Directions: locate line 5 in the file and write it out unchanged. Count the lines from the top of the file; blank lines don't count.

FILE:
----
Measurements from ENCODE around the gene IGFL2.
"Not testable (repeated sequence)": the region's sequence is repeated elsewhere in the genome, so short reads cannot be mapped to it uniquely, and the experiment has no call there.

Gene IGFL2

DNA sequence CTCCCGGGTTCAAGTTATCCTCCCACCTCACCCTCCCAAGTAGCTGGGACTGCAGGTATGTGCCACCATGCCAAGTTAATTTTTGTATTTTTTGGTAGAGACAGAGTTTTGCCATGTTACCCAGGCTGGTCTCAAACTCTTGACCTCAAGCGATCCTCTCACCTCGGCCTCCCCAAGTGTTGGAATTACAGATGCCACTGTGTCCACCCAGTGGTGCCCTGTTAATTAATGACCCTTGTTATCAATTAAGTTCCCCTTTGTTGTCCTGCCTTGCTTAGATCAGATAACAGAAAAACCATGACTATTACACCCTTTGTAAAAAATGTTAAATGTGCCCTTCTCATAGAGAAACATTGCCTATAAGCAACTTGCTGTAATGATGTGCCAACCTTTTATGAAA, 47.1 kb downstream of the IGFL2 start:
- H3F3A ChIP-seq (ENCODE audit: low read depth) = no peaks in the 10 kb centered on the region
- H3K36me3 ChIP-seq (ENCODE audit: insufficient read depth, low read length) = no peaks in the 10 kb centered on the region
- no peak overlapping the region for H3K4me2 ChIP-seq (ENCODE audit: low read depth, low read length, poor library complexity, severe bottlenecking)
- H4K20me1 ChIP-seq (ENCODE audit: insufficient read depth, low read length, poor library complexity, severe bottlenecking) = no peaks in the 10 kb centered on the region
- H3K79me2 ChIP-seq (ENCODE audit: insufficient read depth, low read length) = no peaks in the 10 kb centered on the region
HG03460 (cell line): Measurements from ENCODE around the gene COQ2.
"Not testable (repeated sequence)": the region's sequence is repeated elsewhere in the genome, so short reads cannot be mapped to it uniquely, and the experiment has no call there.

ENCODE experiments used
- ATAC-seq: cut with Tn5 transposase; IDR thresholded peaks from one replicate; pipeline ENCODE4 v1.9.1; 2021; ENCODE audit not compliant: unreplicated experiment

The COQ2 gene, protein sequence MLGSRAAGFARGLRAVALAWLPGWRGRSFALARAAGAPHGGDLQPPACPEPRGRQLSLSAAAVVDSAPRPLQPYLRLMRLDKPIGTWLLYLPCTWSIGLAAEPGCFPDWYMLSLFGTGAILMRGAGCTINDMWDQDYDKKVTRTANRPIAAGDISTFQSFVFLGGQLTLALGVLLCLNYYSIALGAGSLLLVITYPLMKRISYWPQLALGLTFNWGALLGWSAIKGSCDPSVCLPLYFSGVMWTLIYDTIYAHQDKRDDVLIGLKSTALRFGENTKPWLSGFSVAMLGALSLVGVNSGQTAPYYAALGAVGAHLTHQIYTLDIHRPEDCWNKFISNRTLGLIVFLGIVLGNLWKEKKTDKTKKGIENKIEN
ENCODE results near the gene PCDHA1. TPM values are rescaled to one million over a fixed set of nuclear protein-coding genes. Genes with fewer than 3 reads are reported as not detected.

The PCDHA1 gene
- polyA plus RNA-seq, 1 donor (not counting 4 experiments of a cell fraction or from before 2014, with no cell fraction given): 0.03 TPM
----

- H3F3A ChIP-seq (ENCODE audit: low read depth) = no peaks in the 10 kb centered on the region